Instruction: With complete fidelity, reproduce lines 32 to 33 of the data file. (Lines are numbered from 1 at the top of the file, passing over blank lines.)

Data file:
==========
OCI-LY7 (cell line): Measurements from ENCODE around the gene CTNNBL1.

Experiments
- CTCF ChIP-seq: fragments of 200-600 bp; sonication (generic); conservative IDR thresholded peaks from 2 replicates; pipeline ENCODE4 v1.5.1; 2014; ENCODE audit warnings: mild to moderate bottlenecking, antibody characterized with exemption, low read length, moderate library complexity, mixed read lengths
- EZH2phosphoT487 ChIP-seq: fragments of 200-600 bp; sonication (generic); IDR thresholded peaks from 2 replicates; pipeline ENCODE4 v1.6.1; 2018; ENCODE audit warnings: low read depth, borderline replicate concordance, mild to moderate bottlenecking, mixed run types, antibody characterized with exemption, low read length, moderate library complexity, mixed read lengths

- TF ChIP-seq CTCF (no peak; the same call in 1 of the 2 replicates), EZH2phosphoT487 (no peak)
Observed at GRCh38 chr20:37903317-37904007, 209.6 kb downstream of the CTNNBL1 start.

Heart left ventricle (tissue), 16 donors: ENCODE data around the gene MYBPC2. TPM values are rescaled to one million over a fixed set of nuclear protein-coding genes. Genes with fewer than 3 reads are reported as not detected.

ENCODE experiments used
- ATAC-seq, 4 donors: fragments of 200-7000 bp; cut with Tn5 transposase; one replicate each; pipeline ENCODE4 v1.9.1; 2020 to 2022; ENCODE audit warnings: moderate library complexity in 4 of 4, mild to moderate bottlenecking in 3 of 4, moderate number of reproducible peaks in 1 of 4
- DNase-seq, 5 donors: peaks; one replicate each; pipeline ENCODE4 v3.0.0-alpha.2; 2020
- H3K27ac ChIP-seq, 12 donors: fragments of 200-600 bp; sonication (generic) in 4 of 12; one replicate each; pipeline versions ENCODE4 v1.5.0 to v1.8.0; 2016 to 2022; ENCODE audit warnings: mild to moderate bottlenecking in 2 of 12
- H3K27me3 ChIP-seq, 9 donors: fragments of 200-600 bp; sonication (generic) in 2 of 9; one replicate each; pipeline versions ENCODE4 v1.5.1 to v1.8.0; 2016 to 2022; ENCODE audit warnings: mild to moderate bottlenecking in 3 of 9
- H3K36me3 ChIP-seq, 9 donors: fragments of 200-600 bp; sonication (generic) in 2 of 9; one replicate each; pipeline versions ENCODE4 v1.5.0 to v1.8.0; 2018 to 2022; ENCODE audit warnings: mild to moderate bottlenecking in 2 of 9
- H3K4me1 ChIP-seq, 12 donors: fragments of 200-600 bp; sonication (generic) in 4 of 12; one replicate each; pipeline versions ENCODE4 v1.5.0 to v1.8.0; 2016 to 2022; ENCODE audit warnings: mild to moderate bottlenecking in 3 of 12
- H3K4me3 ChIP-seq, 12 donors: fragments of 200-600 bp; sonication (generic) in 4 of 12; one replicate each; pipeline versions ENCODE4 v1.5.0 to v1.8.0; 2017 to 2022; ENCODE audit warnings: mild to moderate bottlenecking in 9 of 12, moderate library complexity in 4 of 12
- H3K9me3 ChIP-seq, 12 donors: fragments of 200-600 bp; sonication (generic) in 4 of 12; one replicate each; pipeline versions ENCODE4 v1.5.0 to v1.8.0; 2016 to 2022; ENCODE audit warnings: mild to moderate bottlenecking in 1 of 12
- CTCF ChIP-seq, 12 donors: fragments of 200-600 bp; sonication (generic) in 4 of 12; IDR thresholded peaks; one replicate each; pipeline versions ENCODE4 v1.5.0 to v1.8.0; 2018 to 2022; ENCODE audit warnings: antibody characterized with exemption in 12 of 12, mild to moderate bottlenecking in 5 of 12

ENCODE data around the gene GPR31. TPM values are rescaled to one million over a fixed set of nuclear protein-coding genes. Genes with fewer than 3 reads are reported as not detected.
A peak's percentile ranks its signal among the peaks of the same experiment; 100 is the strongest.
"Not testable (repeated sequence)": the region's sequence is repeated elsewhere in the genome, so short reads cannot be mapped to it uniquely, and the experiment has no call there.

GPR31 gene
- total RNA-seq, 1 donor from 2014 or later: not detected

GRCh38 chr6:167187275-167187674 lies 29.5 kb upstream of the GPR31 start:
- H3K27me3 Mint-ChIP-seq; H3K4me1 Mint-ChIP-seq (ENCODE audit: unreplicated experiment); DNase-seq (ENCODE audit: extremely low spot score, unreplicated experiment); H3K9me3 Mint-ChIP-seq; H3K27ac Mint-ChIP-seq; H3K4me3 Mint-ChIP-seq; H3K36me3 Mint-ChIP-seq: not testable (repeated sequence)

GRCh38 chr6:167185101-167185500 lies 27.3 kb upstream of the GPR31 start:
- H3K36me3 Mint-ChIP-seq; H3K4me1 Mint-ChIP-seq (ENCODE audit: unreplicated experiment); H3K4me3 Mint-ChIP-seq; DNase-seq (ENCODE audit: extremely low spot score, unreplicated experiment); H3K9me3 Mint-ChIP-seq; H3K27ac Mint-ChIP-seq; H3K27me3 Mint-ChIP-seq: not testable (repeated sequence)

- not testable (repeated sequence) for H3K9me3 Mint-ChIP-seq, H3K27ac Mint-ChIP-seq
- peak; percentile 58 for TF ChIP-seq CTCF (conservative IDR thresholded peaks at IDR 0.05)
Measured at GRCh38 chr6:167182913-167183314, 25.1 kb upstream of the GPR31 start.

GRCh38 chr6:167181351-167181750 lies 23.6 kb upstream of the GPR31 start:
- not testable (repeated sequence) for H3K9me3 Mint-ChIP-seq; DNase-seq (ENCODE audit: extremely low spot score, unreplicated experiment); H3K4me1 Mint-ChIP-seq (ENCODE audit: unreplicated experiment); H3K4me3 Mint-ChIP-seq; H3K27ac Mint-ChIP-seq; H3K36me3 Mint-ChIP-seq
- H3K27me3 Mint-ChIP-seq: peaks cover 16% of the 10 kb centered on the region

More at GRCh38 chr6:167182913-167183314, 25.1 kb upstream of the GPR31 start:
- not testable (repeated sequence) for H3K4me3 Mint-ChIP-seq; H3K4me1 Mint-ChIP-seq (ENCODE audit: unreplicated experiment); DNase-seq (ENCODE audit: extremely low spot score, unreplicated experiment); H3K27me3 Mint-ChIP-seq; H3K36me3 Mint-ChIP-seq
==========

- H3K27me3 Mint-ChIP-seq: peaks cover 16% of the 10 kb centered on the region

More at GRCh38 chr6:167182913-167183314, 25.1 kb upstream of the GPR31 start: